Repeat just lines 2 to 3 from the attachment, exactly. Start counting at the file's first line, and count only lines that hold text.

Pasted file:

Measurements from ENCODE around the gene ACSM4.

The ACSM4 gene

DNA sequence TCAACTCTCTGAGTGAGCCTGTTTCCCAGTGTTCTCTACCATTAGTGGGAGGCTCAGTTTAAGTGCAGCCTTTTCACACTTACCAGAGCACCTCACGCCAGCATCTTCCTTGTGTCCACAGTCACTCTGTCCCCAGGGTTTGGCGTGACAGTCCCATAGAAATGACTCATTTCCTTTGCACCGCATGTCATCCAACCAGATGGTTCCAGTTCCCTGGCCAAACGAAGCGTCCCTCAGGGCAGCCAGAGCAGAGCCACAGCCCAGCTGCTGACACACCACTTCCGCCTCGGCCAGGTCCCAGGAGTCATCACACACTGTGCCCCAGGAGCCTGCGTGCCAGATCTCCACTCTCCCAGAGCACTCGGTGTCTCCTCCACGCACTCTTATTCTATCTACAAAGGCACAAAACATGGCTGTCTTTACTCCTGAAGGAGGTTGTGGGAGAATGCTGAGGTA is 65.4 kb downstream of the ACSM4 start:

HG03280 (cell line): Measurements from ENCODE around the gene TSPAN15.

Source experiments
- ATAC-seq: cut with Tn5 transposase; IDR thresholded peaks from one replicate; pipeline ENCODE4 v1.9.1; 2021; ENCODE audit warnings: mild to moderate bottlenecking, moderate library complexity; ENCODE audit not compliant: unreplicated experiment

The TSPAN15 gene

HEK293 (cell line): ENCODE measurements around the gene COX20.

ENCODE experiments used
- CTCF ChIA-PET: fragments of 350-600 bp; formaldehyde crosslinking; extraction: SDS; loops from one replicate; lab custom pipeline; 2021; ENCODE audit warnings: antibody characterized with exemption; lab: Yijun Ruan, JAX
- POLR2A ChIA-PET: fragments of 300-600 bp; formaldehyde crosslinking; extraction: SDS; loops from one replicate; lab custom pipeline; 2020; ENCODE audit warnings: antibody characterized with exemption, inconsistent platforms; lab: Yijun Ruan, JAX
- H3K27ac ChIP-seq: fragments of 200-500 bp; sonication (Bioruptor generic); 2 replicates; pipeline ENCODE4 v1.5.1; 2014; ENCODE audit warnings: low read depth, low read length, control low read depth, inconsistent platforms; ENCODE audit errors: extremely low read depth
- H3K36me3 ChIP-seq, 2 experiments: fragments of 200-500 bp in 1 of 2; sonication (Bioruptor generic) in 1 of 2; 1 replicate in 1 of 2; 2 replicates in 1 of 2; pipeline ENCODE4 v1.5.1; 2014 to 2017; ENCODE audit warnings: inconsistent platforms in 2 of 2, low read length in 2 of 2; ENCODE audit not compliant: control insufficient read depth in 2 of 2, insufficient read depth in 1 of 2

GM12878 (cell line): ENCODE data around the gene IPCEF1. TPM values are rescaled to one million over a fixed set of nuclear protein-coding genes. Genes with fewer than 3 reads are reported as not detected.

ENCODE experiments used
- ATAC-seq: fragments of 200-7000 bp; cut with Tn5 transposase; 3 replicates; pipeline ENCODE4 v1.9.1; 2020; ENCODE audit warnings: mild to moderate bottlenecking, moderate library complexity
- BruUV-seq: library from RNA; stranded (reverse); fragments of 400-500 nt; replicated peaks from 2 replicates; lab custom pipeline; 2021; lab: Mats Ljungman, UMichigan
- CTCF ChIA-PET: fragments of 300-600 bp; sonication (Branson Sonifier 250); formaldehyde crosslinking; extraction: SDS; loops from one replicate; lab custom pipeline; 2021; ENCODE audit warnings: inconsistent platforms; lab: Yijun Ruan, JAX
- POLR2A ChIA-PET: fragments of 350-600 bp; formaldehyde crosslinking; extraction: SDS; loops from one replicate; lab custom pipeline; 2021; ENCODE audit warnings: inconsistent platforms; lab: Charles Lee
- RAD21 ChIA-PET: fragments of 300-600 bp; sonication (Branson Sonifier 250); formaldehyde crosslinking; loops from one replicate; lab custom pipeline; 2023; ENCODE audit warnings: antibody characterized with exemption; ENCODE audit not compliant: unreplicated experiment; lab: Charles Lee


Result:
The ACSM4 gene

DNA sequence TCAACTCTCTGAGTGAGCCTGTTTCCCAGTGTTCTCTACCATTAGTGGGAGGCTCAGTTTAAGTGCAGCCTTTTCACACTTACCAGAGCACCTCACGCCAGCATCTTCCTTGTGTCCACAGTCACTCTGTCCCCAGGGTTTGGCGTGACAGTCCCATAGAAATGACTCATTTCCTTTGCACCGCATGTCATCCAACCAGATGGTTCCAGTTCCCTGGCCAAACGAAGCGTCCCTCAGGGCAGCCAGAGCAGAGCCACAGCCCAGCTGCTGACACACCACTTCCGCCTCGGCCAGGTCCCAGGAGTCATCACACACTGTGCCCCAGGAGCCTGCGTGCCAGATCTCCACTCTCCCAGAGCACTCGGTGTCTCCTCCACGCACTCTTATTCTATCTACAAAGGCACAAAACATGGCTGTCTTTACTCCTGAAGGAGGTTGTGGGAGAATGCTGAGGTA is 65.4 kb downstream of the ACSM4 start: